For example, we will estimate Î˛_{0} and Î˛_{1} and then use these values to obtain a probability value close to one for all emails which are actually spam and close to zero for all emails which are not spam .

After obtaining Î˛_{0} and Î˛_{1} estimates, all we have to do is, plug in these values and obtain probability that an observation belongs to a particular category.

The math for maximum likelihood is beyond the scope of this article and the basic intuition behind it is sufficient enough to help you experiment with this amazing model since, most of math is offered through various packages in programming languages such as R.

## Logistic Regression in R : Social Network Advertisements

Firstly,R is a programming language and free software environment for statistical computing and graphics.The R language is widely used among statisticians and data miners for developing statistical software and data analysis.

We will now develop a logistic regression model for a social networking site – Connections. They have an automaker as their client.The client has launched aÂ brand new car and is advertising on their site.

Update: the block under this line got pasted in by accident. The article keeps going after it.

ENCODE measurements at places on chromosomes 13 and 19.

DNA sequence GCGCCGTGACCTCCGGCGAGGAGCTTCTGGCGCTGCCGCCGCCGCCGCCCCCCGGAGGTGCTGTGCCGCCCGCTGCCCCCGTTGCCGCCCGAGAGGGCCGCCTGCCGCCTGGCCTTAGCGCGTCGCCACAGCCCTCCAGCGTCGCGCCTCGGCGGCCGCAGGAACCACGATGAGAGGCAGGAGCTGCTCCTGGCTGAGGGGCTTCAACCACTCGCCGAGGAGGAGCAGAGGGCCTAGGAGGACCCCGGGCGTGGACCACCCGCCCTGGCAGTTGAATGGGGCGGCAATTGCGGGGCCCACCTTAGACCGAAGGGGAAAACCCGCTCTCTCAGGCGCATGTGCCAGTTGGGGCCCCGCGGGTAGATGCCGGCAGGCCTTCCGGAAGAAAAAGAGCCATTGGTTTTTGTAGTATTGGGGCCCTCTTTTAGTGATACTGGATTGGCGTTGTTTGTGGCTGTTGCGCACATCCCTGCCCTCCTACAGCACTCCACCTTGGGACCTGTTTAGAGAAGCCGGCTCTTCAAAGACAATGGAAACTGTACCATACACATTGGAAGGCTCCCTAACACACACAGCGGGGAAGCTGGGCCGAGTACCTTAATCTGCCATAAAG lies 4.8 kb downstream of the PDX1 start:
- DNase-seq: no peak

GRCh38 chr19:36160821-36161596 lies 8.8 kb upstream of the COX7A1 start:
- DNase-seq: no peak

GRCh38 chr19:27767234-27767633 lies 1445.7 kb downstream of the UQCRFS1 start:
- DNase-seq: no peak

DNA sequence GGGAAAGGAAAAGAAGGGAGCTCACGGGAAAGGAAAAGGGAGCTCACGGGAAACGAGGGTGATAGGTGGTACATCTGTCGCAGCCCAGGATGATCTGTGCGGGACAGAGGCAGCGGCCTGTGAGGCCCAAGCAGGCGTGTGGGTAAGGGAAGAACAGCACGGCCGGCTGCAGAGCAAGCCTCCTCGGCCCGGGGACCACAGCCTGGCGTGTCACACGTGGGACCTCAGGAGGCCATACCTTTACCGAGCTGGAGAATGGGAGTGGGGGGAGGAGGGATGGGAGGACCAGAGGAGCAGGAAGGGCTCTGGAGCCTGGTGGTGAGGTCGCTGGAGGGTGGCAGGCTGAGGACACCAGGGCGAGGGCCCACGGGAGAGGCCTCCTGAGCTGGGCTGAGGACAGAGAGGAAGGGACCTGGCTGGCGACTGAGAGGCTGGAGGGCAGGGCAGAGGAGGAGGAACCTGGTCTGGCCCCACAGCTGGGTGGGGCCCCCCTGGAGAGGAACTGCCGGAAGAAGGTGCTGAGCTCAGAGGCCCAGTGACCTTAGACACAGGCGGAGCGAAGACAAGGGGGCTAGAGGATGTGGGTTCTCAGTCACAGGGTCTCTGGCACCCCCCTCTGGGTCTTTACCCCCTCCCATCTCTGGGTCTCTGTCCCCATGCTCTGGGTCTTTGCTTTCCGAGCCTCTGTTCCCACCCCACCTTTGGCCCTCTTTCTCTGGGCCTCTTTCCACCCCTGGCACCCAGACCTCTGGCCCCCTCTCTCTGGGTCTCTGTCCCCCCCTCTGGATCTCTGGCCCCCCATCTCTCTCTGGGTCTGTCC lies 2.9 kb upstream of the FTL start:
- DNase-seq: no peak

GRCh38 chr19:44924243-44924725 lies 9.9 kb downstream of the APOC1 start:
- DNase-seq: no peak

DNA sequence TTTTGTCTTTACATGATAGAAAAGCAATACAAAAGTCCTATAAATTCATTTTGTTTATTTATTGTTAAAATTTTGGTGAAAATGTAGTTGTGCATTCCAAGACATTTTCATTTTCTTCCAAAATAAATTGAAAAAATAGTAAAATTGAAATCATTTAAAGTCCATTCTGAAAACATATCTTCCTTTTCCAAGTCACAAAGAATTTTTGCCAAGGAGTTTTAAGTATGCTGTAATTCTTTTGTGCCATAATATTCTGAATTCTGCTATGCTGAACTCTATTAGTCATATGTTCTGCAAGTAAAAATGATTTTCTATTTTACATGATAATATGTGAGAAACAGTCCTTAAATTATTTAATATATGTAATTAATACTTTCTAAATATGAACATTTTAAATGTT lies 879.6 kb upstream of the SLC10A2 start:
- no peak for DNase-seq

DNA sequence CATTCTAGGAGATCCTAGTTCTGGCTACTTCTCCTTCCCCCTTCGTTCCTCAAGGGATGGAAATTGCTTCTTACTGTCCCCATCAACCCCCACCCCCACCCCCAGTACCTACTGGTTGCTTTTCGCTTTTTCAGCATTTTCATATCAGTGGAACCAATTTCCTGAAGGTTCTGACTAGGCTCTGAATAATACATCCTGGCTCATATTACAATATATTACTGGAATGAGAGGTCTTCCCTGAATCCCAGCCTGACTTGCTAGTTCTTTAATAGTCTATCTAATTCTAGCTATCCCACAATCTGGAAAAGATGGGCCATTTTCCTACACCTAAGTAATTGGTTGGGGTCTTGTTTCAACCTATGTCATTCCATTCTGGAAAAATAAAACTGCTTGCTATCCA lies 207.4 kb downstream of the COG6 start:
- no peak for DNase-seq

So, Connections Inc. would now want to find the correlation between an user’s age ,salary and his/her response for the advertisement. The response here is categorized as Purchased and Not Purchased .They would use this logistic regression model to help them understand the correlation and thus serve the ad to a user who would most likely purchase the car.

Click here,to access the data set.

So,let’s get started .

## Data Pre-processing

The data which is provided is a .csv file, in order to structure this data in a more readable, meaning full way we need to pre-process our data. We also need to extract the features and encode response variable (Y) as 0 for not purchasing and 1 for purchasing and also split the data set into training set and test set.